The paper’s findings emerge from an experiment involving 178 subjects recruited through an internet crowdsourcing marketplace frequently used in social-science research. Participants had a fair measure of financial sophistication, being, on average, about 36 years of age with about 14 years of work experience and an average of 2.5 accounting courses behind them. Eighty-seven percent had either purchased or planned to purchase stocks or mutual funds.

For an exercise that took an average of about 18 minutes, participants were divided into two groups, each with a different investment app.

One app featured grouped information – two press releases of about 600 words each concerning a hypothetical company in the consumer-goods industry. One press release provided favorable non-financial news about the company (its issuance of a sustainability report, its winning an award for good employee relations, its gaining recognition for high ethical standards); the second press release, presented separately, provided generally favorable company financial data.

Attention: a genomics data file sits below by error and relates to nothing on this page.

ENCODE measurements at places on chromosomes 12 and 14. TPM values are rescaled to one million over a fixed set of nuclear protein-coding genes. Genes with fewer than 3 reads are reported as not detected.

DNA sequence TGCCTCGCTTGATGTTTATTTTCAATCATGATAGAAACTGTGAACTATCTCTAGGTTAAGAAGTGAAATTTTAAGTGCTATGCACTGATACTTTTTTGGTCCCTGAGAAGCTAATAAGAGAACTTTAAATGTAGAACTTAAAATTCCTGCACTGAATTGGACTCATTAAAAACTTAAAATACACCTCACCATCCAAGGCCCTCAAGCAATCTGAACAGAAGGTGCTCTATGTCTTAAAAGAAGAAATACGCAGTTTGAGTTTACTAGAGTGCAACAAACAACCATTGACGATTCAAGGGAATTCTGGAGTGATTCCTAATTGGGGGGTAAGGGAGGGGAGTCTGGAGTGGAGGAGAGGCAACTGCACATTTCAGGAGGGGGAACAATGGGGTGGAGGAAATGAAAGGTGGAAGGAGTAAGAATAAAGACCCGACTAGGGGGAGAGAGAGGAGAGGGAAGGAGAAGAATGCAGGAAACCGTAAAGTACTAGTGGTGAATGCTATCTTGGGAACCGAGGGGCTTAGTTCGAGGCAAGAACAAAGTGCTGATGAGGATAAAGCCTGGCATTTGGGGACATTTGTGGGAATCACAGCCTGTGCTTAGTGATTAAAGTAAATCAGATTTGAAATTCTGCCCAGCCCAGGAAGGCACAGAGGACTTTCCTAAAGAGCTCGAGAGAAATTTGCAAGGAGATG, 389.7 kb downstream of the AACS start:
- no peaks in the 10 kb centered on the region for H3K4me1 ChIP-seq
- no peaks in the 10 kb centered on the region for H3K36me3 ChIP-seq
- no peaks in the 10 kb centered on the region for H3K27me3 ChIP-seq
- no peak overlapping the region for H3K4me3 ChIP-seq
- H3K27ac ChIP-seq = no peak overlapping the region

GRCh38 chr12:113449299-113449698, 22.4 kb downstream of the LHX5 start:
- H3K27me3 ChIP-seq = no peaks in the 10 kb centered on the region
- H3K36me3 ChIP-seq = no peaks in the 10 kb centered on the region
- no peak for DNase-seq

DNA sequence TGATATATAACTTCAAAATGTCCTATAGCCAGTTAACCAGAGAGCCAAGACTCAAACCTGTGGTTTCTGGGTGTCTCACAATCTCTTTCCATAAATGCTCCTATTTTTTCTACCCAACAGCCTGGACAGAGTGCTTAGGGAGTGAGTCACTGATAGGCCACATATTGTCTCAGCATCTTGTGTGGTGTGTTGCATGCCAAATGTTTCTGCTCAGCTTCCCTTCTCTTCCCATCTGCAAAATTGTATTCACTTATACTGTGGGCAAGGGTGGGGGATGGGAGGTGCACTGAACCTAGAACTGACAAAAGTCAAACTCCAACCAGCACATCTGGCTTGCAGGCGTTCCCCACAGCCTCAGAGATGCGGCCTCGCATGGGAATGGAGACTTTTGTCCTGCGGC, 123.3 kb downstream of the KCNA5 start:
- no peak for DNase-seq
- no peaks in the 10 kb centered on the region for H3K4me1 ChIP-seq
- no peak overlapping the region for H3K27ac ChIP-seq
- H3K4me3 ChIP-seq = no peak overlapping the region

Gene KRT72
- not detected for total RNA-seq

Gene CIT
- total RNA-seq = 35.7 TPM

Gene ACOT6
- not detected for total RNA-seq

The app of the remaining participants featured ungrouped information – exactly the same press releases as the first except broken up into six mini-releases presented successively at varying intervals – the kind of format app-users commonly encounter.

Each group of participants was further divided, with one half receiving audible push notifications for each news item and the other half not.